AUDIE CORNISH, HOST:
McDonald's is definitely not loving its numbers right now. It said today November sales in the U.S. were down nearly 5 percent compared to a year ago.
As NPR's Yuki Noguchi reports, the company continues to struggle for solid footing.
YUKI NOGUCHI, BYLINE: John Gordon has either worked in or tracked the fast-food industry for four decades. The consultant with Pacific Management Consulting says today's announcement had his colleagues abuzz.
JOHN GORDON: McDonald's news this morning was jarring.
NOGUCHI: The world's biggest hamburger chain has had some well-publicized problems lately. This summer, it faced a scandal over a Chinese supplier selling expired meat. Russian authorities are cracking down on McDonald's in what's believed to be an anti-American campaign.
GORDON: It's not one thing, you know, by any means.
NOGUCHI: But continuing sales declines in the home country raises concerns that the company's business problems may be more fundamental. Gordon says McDonald's has lost ground in the competition over breakfast. It adopted a social media loyalty strategy late. Plus, its offerings are increasingly complex.
GORDON: What menu complexity does is it makes your marketing a little less efficient. It makes your operations a little less efficient.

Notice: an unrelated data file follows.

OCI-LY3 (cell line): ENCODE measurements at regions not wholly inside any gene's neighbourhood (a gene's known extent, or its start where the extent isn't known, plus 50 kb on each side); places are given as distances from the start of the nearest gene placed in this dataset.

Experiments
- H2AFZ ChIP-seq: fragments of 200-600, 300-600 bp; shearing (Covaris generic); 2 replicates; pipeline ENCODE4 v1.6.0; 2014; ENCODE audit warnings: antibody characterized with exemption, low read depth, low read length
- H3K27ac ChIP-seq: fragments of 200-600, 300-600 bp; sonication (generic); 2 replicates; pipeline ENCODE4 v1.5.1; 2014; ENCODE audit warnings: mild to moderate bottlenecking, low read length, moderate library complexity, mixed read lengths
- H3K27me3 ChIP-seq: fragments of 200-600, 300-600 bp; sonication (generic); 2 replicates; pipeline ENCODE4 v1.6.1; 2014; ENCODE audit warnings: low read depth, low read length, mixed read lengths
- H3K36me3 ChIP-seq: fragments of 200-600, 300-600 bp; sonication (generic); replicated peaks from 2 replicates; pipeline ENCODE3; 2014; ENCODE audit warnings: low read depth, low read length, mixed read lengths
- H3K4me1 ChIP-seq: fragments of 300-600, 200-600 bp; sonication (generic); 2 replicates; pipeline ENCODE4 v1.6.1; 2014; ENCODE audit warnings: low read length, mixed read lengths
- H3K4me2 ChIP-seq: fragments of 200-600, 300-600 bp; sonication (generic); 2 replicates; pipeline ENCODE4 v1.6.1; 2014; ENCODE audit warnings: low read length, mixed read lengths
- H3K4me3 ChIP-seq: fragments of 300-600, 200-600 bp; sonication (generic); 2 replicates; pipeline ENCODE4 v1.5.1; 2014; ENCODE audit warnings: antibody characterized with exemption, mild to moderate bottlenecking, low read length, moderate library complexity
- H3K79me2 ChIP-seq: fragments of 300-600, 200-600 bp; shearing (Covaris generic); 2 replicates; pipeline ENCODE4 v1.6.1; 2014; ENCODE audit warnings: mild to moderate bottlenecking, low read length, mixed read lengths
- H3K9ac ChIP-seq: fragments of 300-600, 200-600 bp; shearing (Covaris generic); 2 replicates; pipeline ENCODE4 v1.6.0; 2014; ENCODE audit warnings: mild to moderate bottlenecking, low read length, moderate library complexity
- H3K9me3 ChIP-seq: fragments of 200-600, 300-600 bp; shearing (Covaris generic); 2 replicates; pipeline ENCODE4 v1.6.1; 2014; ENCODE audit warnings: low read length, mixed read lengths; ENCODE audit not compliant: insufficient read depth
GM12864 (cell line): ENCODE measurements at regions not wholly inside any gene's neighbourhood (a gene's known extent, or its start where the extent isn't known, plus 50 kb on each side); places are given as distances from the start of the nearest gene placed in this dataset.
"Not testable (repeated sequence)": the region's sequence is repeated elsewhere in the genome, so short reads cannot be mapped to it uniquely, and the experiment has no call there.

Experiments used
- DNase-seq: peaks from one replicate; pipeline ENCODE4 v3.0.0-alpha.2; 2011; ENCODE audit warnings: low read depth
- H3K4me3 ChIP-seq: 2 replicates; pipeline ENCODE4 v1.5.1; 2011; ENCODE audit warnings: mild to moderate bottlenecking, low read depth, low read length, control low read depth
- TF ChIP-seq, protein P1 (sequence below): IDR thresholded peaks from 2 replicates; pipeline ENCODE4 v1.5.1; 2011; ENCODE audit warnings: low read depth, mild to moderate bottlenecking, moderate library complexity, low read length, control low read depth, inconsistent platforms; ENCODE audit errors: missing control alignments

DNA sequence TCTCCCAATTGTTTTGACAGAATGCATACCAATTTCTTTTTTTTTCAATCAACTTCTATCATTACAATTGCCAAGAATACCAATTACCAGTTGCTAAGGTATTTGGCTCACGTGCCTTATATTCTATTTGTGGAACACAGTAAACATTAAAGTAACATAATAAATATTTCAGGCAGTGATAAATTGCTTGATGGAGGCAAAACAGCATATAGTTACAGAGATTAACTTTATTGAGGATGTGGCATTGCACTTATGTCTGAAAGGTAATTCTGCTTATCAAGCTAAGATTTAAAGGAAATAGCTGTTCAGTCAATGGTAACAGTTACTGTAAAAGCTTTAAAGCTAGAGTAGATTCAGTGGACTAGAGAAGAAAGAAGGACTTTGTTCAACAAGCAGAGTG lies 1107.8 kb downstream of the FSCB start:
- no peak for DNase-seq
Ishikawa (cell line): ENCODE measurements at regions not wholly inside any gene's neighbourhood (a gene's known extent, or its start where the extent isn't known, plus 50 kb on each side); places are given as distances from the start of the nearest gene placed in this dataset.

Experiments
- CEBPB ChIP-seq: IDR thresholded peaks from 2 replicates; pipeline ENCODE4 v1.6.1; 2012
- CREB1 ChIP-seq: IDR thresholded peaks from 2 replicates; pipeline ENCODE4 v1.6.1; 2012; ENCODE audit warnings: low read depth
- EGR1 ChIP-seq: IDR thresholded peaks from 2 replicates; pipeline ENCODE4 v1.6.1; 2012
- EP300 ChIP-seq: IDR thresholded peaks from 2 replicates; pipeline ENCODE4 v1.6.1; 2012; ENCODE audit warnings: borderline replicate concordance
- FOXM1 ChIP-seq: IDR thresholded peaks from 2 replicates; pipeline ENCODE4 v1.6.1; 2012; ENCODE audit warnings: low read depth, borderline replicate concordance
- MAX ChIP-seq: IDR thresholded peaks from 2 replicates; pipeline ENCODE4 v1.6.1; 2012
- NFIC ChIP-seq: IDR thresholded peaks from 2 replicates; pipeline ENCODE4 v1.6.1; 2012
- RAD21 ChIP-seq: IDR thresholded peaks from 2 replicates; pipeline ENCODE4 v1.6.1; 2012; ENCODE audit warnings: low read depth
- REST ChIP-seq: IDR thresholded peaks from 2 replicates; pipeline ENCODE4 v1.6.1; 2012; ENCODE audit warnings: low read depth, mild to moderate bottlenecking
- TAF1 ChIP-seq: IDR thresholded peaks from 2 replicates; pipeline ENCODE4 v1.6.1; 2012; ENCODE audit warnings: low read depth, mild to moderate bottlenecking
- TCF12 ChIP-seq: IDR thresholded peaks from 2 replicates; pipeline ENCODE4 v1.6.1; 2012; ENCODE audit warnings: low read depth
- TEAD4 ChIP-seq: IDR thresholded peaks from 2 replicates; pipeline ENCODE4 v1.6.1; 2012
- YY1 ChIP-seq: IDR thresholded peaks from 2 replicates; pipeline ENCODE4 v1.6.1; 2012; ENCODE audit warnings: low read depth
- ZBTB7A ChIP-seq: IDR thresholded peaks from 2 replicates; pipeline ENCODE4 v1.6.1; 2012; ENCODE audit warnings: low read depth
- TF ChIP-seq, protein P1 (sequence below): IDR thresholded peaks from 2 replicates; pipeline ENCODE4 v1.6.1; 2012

KATHRYN SLATER-CARTER: We've got so many menu items that we can't meet their timeline from order to presentation.
NOGUCHI: Kathryn Slater-Carter and her husband run a McDonald's franchise in Daly City, California. She says it's true the menu is a lot more complicated these days, but doesn't think the longer waits are the main issue.
SLATER-CARTER: I have a waited in line for half an hour in a drive-thru at In-N-Out.
NOGUCHI: She says McDonald's needs to give franchisees more say in business operations. She says that would allow them to better cater to customers. She's backing state legislation that would expand franchisee rights. For its part, McDonald's says it will update investors on its financial performance on Wednesday.
Yuki Noguchi, NPR News, Washington.
NPR transcripts are created on a rush deadline by Verb8tm, Inc., an NPR contractor, and produced using a proprietary transcription process developed with NPR. This text may not be in its final form and may be updated or revised in the future. Accuracy and availability may vary. The authoritative record of NPR’s programming is the audio record.